Metro Foods Inc. Using 5 Cent Bag fee to fund Pesticide Free Activists
Friday, April 26, 2013
I would like to express my joy at reading the news on the front page of the April 24 Chronicle-Journal regarding the city’s second annual food summit and the demand for local food not being met (More Farmers Needed). I feel happy and appreciative about the fact that the city is willing to support this trend toward local food and to implement a strategy toward satisfying the growing demand for local food. Not only will this movement toward growing fresh food right here in Thunder Bay increase our health, it also contributes to the health of our environment and makes our communities more resilient.
I would like to add that local is great, but pesticide-free should not be forgotten. What is the point of eating foods that have been sprayed with harmful products? Sure we help the environment and our local farmers by buying food that didn’t have to be transported from afar, but what do we do to our bodies and to the soil in which it grew? The atmosphere, ground water and all waterways suffer from the making and using of pesticides.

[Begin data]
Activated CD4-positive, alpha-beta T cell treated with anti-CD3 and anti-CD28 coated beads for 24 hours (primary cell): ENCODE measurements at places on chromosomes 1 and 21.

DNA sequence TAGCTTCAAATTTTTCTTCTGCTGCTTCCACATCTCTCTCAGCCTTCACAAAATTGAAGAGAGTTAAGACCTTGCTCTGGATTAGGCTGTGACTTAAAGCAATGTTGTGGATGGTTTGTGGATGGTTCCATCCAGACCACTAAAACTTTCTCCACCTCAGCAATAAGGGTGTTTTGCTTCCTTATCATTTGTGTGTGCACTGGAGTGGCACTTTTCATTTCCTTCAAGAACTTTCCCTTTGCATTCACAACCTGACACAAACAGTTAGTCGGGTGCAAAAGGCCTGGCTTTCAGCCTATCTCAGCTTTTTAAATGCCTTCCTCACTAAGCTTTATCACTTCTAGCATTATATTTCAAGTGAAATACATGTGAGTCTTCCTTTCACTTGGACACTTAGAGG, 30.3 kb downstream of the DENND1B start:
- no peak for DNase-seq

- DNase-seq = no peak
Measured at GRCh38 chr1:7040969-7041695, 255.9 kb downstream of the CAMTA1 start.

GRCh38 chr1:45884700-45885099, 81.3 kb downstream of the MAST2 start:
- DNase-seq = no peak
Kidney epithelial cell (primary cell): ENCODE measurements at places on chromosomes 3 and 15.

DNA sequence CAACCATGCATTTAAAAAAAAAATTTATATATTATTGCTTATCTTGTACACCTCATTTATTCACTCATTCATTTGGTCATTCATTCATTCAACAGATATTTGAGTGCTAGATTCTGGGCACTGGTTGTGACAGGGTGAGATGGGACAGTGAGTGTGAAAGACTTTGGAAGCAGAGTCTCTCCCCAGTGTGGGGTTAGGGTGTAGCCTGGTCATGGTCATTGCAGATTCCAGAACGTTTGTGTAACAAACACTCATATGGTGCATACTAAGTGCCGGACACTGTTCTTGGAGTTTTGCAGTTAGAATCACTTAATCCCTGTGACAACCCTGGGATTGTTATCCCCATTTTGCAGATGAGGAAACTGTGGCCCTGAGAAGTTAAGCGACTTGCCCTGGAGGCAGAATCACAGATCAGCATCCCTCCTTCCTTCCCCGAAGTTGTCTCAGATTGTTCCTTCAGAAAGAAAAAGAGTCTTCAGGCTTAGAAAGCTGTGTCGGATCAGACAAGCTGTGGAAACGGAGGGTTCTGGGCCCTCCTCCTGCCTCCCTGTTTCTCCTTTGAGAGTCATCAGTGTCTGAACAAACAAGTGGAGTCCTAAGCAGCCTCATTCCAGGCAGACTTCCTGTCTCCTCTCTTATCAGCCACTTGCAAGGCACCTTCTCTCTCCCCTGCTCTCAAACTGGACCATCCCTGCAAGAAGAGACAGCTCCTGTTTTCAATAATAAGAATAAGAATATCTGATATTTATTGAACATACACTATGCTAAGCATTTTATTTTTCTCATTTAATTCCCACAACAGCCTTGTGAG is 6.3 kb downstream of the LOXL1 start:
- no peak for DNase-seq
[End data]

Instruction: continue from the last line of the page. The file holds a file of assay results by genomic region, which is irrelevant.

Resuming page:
So I appeal to all farmers of Thunder Bay: Is it more difficult or more expensive to grow pesticide-free food? Have you done research or have you acted on preconceived ideas and habits? Have you talked to pesticide-free farmers and asked them for information and help? I do not wish to judge, but simply to express a need and a wish for more local, pesticide-free foods.
- May 19, 2009 7:00 AM
Metro launches Green Apple School Program to fund healthier living and environmental initiatives